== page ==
Question Need recommendations for in ceiling POE WiFi access points

Nov 26, 2020
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Dear forum members,


6000 sq ft 2 story house. There are 3 in ceiling WiFi access points - one on 2nd floor and 2 on first floor. Small back yard.

Media closet in 2nd floor where router will be placed with other equipments.

I am looking for in ceiling POE WiFi access points. I under stand only available will be WiFi 5 and dual band for this set up. I understand it's better to have system which will be wired back haul. I understand it's better to have wired access points if possible hence I got house prewired.

I need recommendations - which brand and model no. Will it come with router?

I will have spectrum internet.

The person who wired in ceiling wifi access points suggested eero mesh network but I am wondering then why did he make me spend money on in ceiling wifi access points?!!

Thank You
 
Anybody that recommends a mesh system over wired AP is a fool. Then again the guys who do wiring would make lots more if they understood wireless network design and installation.

The units many people like are made by ubiquiti. They have a couple of different models so you will have to look through and decide which you like. Although they cost a bit more I would get the ones that can run the standard 802.3af power rather than their proprietary form. The costs is around what you will pay for consumer grade brands but it has many more features closer to enterprise equipment. The key one is it has a central control unit that is free. It is not required and many people only use it to configure the AP.

You can also buy one of the many ubiquiti routers if you want. Most people do not need all the extra features and they are a little more complex to configure than a consumer router. It is mostly going to be which you prefer you can use any router with the AP.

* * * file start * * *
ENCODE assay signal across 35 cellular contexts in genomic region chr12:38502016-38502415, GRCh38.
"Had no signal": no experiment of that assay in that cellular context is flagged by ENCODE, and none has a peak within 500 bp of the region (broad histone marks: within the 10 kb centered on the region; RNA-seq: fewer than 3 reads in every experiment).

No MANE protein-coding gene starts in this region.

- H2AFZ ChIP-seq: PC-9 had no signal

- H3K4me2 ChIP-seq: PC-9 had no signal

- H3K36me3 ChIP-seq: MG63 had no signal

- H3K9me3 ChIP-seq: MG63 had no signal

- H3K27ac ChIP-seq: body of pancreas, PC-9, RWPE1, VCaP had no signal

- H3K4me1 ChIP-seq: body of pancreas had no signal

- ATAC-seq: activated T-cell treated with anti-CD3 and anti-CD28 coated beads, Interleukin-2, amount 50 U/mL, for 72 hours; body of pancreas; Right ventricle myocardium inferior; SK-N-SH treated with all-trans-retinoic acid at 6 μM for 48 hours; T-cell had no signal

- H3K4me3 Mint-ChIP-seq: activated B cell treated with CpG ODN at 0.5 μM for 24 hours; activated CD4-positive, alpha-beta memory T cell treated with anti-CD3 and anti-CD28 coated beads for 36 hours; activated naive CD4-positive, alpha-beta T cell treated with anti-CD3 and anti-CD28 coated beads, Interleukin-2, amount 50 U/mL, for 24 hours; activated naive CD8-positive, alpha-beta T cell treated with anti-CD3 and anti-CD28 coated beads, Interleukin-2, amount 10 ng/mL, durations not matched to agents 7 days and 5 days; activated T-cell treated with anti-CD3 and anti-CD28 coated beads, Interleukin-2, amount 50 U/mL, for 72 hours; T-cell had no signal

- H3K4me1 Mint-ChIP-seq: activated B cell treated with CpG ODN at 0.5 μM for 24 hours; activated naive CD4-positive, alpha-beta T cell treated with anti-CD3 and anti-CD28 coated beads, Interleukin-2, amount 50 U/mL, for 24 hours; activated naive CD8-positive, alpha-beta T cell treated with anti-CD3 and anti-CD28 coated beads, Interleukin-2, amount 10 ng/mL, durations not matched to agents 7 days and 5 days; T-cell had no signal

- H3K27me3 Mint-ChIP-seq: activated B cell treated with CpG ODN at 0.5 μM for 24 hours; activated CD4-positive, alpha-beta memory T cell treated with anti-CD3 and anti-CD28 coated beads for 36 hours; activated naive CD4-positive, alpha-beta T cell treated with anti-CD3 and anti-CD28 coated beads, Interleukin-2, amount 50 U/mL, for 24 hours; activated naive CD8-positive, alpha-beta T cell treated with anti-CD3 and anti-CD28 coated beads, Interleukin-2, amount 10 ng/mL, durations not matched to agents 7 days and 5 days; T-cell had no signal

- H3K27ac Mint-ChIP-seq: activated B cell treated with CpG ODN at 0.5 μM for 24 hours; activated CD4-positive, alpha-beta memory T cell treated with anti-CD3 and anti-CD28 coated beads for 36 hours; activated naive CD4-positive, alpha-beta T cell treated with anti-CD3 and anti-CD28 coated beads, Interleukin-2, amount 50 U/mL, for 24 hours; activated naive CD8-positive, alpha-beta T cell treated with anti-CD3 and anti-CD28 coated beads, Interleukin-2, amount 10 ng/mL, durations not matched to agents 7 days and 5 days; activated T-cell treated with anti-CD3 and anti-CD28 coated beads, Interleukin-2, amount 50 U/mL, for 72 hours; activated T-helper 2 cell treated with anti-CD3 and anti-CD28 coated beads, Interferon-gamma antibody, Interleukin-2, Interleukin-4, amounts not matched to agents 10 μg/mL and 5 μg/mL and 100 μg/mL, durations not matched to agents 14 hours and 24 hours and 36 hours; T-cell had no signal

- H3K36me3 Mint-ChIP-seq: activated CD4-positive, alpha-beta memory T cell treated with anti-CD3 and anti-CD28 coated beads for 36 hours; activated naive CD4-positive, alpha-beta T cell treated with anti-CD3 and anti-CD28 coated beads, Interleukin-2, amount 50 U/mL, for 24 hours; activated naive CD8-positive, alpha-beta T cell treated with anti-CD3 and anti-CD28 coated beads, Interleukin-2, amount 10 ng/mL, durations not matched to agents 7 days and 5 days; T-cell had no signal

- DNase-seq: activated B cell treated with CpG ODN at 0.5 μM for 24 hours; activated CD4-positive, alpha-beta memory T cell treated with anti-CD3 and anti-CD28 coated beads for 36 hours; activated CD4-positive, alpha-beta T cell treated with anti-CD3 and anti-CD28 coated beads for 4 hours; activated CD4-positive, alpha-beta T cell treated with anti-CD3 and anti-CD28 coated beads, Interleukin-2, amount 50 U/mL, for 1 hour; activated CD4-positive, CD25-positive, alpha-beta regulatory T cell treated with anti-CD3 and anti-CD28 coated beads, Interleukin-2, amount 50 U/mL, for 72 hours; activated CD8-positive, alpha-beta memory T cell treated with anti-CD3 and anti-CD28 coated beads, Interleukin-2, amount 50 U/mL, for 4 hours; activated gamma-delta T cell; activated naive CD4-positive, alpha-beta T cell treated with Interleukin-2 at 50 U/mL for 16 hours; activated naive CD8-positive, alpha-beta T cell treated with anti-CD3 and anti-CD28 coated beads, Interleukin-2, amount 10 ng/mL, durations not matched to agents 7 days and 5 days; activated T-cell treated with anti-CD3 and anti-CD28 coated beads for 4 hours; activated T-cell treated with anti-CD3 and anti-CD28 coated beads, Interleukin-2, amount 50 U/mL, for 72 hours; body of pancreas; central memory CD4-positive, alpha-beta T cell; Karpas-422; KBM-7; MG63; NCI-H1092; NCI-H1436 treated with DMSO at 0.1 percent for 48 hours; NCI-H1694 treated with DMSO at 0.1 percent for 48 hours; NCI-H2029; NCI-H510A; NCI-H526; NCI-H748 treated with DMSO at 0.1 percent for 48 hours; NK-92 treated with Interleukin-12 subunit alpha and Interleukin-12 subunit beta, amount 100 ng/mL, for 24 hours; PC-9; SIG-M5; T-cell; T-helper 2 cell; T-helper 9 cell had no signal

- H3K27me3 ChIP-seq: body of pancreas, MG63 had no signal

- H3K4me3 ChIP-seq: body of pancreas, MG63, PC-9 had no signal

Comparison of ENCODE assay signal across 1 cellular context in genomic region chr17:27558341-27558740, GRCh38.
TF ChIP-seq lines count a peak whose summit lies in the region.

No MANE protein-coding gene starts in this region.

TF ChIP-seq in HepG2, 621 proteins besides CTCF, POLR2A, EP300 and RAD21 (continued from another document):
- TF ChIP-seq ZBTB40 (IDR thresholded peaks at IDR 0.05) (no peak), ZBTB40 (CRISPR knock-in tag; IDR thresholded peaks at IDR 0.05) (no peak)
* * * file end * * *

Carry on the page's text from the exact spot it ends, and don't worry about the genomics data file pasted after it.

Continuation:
Reactions: SamirD

kanewolf

Titan
Moderator
The units many people like are made by ubiquiti. They have a couple of different models so you will have to look through and decide which you like. Although they cost a bit more I would get the ones that can run the standard 802.3af power rather than their proprietary form.
All of the current Ubiquiti APs are standard 802.3af. They have WIFI6 hardware in their beta test right now.
They have an "all in one" unit that is a router, AP and controller. It does NOT have POE. You would need an additional POE switch. The 8 port 60W switch would handle 3APs. Plus you would get a fourth AP with the one built into the router -- https://store.ui.com/collections/routing-switching/products/unifi-dream-machine
The nanoHD -- https://unifi-nanohd.ui.com/ is their newest model of ceiling mount units.

I have a complete Ubiquiti household network so I can answer specifics.
 
Reactions: SamirD
As the others have mentioned, Ubiquiti access points were made for installations like yours.

However, I seriously question the existing work of the contractor considering they don't know this. I would specifically be worried about the termination for all the cabling and that the runs all work correctly. It is amazing that even 25 years after my parents' house ethernet installation in 1995 on a new construction that contractors are still making the same mistakes today and still think they're doing it correctly. :rolleyes: